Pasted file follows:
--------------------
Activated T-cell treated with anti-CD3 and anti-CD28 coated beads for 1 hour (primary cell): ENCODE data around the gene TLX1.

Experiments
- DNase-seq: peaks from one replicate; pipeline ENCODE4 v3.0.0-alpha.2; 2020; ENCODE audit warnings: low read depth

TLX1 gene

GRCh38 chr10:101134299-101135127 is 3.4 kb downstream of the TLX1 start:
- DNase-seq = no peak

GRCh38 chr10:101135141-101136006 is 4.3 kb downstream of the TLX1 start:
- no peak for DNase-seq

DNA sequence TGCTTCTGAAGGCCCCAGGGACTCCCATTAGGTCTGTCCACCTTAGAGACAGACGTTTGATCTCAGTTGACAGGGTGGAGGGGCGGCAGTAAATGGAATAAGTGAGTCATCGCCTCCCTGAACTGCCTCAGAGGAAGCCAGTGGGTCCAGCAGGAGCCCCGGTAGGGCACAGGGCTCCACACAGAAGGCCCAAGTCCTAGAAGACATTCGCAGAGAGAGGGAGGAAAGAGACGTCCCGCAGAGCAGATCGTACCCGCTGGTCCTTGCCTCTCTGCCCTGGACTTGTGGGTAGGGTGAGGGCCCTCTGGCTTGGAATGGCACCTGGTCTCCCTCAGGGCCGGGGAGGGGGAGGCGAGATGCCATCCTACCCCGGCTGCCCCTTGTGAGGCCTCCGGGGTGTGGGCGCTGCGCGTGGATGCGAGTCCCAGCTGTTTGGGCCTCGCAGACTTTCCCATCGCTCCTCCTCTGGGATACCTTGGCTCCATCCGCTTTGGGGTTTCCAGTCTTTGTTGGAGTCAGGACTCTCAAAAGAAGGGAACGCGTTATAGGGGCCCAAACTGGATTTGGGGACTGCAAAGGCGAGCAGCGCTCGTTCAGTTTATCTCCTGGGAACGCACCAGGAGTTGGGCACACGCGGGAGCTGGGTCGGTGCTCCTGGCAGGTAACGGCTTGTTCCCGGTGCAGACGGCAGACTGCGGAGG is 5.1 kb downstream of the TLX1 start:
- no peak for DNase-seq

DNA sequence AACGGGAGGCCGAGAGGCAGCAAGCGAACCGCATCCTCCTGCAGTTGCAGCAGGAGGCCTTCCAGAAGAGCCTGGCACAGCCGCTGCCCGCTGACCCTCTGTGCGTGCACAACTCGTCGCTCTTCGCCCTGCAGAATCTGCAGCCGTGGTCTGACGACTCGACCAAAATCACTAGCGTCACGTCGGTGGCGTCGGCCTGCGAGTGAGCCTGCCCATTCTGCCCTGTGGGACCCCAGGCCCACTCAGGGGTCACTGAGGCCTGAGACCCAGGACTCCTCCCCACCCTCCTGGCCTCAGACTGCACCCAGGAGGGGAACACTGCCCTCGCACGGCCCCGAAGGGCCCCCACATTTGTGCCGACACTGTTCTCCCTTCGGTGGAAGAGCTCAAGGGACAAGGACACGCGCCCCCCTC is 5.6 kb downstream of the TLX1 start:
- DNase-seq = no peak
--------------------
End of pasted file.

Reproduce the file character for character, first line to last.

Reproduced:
Activated T-cell treated with anti-CD3 and anti-CD28 coated beads for 1 hour (primary cell): ENCODE data around the gene TLX1.

Experiments
- DNase-seq: peaks from one replicate; pipeline ENCODE4 v3.0.0-alpha.2; 2020; ENCODE audit warnings: low read depth

TLX1 gene

GRCh38 chr10:101134299-101135127 is 3.4 kb downstream of the TLX1 start:
- DNase-seq = no peak

GRCh38 chr10:101135141-101136006 is 4.3 kb downstream of the TLX1 start:
- no peak for DNase-seq

DNA sequence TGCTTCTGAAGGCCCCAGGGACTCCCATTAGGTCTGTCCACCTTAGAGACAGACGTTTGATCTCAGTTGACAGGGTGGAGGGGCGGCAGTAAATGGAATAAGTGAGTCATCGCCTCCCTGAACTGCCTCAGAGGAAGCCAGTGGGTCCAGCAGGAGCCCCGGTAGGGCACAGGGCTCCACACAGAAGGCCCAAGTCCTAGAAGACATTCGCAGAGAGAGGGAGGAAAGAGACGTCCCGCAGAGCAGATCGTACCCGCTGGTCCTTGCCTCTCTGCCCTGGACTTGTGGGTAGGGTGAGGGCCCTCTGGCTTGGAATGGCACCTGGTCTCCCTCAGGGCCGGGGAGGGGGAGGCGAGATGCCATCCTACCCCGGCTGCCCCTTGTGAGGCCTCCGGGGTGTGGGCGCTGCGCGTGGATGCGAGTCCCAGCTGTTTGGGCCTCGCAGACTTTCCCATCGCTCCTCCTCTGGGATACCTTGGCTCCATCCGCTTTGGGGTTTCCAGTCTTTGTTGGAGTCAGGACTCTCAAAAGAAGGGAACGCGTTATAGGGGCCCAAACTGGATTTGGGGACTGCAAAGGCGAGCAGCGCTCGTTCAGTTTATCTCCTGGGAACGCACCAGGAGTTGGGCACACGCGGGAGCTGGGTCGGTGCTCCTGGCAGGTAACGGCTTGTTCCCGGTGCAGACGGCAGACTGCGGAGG is 5.1 kb downstream of the TLX1 start:
- no peak for DNase-seq

DNA sequence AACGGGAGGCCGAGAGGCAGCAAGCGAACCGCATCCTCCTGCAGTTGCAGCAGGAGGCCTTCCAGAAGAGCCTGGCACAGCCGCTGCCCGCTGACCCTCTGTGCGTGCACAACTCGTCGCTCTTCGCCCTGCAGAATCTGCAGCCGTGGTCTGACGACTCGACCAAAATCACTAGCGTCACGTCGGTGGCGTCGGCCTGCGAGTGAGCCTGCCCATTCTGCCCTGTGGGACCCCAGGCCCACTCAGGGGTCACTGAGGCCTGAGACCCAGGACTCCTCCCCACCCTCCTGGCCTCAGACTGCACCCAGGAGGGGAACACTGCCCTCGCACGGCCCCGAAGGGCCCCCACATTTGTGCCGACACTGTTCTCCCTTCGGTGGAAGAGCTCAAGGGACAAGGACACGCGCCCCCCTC is 5.6 kb downstream of the TLX1 start:
- DNase-seq = no peak